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Do You Need A Lawyer For A Federal Grand Jury Subpoena?

October 11, 2021 Federal Criminal Attorneys

Anyone who receives a subpoena to appear at a federal grand jury needs a lawyer. Even more, you need to hire a criminal defense lawyer as soon as possible. When you wait until a day or a week before your appearance, it can put you at a distinct disadvantage. Better to have a lawyer you may not need than not to have one you urgently need.

Knowing Why to Hire a Lawyer
The attorney representing the United States may provide details of your case to your lawyer who can let you know the options that face you. Grand juries have the legal authority to investigate and prosecute crimes, a situation you do not want to face alone. Even if it turns out that they wish to use you only as a routine witness, you still need professional help to guide you through the justice system. Some facts give you a reason to have an experienced criminal defense lawyer on your side. The National Law Review offers some best practices when you receive a subpoena.

1. Not Going It Alone
While you must face a grand jury alone, you can confer with your lawyer who can wait outside the room. You can go there to talk over every question, and it does not matter how long it takes. The stately judicial process does not allow you to cause any disruption, but you can quietly excuse yourself to tell your lawyer about the questions you received and the responses you gave. In most cases, you may write notes about the questions for discussion with your lawyer later.

2. Tips on Interviews
While the attorneys for the government may want to talk to you before your appearance before the grand jury, you do not have to agree. Even though your subpoena letter may request you to show up an hour or two early, your lawyer may remind you that you receive no advantage in talking to any representative of the government. In addition, a misquote of something you said can cause problems later. A recorded transcript of the grand jury proceedings prevents any misunderstanding about anything you say.

3. Observing Secrecy or Not
Your lawyer may make sure you know that the jurors, government lawyers and court reporters must keep everything secret. However, as a grand jury witness, you do not have to obey a rule that does not apply to you. Your lawyer may advise you to keep silent anyway, but you can speak your piece if you please. When you receive a letter that implies anything that raises concerns for you, make sure to discuss them with your lawyer. In some cases, a letter on legal letterhead can make prosecutors realize they cannot intimidate you.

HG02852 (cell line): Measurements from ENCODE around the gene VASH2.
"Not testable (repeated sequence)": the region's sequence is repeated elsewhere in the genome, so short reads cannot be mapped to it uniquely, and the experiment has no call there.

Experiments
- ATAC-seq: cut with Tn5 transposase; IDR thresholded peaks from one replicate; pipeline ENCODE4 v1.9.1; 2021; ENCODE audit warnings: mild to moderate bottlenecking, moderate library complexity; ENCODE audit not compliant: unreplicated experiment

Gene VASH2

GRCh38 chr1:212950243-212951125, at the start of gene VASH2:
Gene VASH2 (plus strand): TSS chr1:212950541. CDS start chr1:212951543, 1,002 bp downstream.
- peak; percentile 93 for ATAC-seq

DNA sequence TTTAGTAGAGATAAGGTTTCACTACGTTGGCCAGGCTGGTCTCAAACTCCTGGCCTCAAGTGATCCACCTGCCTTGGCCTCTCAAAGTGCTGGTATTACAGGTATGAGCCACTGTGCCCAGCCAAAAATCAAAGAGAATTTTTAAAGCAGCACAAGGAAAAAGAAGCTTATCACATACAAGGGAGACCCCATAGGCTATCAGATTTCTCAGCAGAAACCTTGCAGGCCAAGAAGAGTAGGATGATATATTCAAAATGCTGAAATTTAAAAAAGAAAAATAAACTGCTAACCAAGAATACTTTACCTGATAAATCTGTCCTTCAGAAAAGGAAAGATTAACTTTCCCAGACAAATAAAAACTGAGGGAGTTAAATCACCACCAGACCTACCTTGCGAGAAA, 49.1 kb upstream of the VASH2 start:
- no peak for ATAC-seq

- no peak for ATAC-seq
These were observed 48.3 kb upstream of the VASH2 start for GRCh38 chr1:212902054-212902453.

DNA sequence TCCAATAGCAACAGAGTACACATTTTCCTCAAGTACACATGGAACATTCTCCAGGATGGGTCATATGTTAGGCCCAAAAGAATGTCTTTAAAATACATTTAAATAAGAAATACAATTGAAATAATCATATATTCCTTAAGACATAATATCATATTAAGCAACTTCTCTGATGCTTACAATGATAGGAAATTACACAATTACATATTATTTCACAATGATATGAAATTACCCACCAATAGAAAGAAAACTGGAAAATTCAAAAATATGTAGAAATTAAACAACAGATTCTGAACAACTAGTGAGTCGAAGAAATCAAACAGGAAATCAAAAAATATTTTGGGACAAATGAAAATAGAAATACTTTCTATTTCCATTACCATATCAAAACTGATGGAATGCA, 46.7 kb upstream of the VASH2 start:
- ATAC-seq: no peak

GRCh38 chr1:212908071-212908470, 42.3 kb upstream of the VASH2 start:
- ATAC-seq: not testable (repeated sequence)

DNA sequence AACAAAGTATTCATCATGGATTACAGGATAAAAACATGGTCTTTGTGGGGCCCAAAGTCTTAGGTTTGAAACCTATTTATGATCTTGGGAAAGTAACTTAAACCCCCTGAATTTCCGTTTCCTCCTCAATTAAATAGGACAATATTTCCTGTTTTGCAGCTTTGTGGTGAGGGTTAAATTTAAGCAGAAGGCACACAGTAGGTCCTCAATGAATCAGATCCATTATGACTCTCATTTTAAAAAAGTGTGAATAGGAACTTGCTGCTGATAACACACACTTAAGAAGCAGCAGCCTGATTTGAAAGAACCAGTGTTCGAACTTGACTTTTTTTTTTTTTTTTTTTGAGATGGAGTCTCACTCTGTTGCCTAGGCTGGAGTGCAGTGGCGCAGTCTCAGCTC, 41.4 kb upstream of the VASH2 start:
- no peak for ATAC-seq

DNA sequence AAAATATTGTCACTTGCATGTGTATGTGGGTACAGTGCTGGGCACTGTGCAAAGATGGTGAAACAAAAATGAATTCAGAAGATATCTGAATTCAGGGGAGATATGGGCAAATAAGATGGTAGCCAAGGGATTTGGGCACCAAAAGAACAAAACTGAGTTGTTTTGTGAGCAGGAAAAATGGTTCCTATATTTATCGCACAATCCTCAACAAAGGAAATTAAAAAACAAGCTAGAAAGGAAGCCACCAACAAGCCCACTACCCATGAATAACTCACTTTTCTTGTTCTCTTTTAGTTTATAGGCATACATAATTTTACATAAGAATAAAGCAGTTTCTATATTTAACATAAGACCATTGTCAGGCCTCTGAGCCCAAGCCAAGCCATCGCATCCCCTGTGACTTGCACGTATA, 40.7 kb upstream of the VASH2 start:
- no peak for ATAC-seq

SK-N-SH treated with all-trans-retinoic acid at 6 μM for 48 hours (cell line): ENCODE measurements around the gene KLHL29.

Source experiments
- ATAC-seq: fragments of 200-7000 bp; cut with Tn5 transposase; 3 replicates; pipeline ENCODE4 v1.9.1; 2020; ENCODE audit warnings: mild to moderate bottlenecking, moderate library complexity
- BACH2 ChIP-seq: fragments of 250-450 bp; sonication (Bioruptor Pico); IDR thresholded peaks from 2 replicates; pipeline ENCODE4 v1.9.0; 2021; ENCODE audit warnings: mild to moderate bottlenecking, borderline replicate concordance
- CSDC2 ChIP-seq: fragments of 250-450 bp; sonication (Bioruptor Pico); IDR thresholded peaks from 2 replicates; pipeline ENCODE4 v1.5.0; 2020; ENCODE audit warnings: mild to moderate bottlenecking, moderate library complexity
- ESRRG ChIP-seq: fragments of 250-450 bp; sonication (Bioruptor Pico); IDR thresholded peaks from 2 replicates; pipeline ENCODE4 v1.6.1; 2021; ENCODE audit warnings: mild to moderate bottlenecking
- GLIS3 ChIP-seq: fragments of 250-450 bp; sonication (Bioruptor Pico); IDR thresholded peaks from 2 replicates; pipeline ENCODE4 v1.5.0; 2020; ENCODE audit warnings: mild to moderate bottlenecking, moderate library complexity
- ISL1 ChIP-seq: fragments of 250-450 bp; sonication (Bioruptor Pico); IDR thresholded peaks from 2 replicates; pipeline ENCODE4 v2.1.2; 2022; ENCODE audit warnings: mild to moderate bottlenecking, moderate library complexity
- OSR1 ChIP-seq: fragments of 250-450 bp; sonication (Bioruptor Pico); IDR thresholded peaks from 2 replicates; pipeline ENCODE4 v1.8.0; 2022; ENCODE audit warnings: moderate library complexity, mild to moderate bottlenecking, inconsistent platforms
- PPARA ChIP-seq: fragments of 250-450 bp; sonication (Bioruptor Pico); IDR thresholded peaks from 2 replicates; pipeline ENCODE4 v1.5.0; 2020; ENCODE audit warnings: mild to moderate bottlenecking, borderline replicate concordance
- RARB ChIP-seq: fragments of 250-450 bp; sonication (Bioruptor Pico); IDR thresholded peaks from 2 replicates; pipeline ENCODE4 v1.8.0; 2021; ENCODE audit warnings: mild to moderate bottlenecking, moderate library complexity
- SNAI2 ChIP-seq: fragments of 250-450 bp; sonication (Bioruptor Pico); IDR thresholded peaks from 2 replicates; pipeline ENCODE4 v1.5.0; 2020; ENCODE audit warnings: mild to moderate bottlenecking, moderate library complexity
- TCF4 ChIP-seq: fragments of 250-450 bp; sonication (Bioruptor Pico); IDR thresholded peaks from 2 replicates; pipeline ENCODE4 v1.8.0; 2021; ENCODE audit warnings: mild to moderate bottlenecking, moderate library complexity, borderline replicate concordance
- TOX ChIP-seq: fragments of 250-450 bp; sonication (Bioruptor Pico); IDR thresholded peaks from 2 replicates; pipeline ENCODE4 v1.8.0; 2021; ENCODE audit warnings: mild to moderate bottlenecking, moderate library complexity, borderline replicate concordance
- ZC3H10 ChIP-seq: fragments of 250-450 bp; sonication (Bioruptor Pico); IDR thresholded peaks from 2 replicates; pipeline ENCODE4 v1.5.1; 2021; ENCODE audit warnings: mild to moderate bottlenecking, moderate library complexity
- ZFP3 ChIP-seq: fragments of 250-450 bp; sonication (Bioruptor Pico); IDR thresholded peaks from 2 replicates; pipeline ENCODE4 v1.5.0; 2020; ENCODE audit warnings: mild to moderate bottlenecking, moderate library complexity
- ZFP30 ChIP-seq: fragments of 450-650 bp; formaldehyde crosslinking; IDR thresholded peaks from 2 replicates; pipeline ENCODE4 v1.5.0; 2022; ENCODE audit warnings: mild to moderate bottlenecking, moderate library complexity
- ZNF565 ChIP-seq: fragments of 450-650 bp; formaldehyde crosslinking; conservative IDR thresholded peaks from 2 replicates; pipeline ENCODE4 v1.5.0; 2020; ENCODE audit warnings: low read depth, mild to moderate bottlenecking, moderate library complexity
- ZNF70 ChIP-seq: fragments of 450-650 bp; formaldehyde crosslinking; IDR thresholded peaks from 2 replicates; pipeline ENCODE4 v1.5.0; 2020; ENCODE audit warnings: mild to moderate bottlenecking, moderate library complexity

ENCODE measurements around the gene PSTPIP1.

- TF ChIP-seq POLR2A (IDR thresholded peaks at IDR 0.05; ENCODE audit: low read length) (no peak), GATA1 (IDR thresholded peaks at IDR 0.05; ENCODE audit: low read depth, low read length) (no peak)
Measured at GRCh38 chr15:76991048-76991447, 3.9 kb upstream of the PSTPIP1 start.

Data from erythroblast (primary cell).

4. Avoid Embarrassment
When you want to keep your private matters out of sight of curious observers, you can ask your lawyer to arrange to receive the grand jury subpoena for you. The thought of having FBI agents appear at your home or office may not appeal to you, and your lawyer can shield you from the embarrassment. The less contact you have with the authorities, the better.

5. Guarding Your Rights
Your lawyer can advise you of the need for honesty when you appear before a grand jury. However, you have a right to avoid self-incrimination. Even though a subpoena letter may regard you as a witness only and not as a subject or target, the designations can change quickly. When you want to reply to an inquiry with a truthful reply that may incriminate you, trouble may surely follow. You can refuse to answer to protect yourself.

6. Remaining Consistent
Your lawyer can request to review the grand jury transcript to advise you on your previous statements if you must return for more questioning. Consistency helps make your testimony authentic, and a lack of it raises questions. When you can refresh your memory of a reply you provided in the tense environment of a grand jury proceeding, you can avoid making an unforced error. Even if you do not receive a request to appear again, you still have a right to see the record of your statements.

7. Practicing for an Appearance
While it may cost some money, you may find it a worthwhile investment to rehearse a grand jury appearance with friendly participants. Your lawyer may find witnesses who already appeared, and they may agree to share their experiences. Their information may reveal the direction of the grand jury and help you learn what to expect. While the technique can displease the prosecutors, it can provide valuable information that prepares you ahead of time.

Criminal defense lawyers have the benefit of years of academic training and experience in the justice system, giving them the knowledge that others cannot know or understand. When you face the need to navigate unfamiliar territory, an investment in your future by hiring a lawyer may provide benefits for many years to come.



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